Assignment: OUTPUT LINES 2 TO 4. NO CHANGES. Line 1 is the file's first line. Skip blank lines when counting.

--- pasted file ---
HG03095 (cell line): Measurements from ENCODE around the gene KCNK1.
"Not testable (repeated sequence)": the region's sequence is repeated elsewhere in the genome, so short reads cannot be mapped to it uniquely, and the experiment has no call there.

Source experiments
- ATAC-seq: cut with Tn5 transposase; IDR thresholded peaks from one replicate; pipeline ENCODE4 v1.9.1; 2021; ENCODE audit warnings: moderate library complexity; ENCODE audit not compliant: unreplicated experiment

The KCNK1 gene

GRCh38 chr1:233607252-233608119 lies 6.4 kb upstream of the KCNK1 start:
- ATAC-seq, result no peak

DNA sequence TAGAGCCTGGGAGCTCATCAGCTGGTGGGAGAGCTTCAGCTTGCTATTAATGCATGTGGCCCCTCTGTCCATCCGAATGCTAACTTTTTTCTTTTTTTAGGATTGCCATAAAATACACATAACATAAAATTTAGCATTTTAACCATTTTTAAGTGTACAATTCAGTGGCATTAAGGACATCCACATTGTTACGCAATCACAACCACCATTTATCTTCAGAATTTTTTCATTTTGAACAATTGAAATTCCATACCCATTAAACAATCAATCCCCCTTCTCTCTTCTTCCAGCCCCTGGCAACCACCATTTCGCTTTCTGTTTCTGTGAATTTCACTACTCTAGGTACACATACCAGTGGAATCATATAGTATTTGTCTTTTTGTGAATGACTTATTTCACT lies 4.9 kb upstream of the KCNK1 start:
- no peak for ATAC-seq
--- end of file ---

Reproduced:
"Not testable (repeated sequence)": the region's sequence is repeated elsewhere in the genome, so short reads cannot be mapped to it uniquely, and the experiment has no call there.

Source experiments
- ATAC-seq: cut with Tn5 transposase; IDR thresholded peaks from one replicate; pipeline ENCODE4 v1.9.1; 2021; ENCODE audit warnings: moderate library complexity; ENCODE audit not compliant: unreplicated experiment